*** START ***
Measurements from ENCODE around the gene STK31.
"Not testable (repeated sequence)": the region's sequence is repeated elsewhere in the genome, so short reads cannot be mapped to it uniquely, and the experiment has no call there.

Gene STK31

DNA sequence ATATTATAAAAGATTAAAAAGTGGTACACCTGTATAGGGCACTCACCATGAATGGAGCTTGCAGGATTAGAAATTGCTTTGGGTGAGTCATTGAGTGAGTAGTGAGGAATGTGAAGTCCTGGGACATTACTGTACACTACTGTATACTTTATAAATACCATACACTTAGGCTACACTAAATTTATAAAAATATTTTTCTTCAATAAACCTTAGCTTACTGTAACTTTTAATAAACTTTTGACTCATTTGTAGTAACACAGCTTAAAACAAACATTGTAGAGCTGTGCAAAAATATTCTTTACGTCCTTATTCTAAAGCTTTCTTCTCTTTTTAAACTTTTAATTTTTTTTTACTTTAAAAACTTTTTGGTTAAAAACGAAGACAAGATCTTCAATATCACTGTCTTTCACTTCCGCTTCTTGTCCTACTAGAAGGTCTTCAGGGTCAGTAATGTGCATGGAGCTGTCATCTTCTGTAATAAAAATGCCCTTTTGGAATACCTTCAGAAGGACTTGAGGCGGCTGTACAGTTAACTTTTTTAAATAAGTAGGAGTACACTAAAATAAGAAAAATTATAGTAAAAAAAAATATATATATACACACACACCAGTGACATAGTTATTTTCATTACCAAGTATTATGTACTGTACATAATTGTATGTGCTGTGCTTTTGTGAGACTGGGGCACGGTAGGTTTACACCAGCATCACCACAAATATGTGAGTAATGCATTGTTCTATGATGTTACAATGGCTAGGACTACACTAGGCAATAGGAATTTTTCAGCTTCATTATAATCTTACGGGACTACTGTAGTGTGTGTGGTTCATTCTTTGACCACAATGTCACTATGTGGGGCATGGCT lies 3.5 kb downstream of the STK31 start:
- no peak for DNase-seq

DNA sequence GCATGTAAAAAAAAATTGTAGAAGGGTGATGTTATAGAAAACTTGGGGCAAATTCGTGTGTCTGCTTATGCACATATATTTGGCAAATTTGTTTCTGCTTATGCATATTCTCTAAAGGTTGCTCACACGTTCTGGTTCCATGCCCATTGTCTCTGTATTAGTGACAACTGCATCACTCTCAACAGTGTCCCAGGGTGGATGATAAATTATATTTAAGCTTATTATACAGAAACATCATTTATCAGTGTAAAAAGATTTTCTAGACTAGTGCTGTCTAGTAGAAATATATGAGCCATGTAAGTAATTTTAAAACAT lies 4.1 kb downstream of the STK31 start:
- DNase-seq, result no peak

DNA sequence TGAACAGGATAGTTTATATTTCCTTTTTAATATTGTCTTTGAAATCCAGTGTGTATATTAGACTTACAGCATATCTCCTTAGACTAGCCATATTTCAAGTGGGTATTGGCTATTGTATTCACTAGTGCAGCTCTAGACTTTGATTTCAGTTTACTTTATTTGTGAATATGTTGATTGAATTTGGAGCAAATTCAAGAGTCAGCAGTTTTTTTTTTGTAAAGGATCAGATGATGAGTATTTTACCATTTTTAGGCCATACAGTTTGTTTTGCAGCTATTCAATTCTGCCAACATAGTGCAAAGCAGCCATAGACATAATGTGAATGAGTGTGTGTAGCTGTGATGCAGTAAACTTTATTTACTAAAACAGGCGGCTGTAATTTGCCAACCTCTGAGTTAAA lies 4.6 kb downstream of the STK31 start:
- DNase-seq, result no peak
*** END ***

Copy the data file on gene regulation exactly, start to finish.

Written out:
Measurements from ENCODE around the gene STK31.
"Not testable (repeated sequence)": the region's sequence is repeated elsewhere in the genome, so short reads cannot be mapped to it uniquely, and the experiment has no call there.

Gene STK31

DNA sequence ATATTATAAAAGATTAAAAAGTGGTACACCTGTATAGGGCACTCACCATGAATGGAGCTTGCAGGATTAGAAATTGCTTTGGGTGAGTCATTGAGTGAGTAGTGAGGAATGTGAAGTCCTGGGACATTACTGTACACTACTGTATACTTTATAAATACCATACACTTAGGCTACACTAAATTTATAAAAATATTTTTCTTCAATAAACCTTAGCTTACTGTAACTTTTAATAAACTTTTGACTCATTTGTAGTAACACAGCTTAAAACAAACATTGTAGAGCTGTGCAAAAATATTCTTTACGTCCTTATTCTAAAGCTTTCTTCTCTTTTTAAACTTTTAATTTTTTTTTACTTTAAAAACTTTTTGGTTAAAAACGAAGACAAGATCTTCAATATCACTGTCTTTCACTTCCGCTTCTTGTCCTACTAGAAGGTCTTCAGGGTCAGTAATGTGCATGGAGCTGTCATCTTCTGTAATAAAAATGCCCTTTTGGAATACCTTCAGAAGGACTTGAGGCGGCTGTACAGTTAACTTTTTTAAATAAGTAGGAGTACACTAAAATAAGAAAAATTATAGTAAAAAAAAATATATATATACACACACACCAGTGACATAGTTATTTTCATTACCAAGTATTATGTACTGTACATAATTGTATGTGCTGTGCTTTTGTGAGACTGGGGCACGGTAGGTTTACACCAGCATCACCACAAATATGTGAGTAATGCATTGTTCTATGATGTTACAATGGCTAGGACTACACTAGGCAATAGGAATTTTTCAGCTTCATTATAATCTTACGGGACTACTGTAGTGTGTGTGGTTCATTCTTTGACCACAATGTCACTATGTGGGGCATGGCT lies 3.5 kb downstream of the STK31 start:
- no peak for DNase-seq

DNA sequence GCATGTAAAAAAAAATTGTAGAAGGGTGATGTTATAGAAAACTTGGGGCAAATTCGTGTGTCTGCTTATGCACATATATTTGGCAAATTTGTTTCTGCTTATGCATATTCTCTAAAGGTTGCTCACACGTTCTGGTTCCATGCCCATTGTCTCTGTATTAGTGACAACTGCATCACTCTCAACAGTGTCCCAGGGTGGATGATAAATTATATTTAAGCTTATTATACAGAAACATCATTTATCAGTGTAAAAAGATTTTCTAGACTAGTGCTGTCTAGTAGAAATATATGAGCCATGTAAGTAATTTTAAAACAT lies 4.1 kb downstream of the STK31 start:
- DNase-seq, result no peak

DNA sequence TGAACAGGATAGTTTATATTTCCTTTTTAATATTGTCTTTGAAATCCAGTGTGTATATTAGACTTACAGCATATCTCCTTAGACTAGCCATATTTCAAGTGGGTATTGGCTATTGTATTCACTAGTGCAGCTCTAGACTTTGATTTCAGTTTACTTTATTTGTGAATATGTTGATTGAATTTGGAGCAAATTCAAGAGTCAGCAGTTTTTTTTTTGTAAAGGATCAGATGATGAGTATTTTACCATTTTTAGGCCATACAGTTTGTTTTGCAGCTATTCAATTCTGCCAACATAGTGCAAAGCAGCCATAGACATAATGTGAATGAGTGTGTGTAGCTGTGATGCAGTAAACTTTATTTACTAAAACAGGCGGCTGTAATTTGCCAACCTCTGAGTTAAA lies 4.6 kb downstream of the STK31 start:
- DNase-seq, result no peak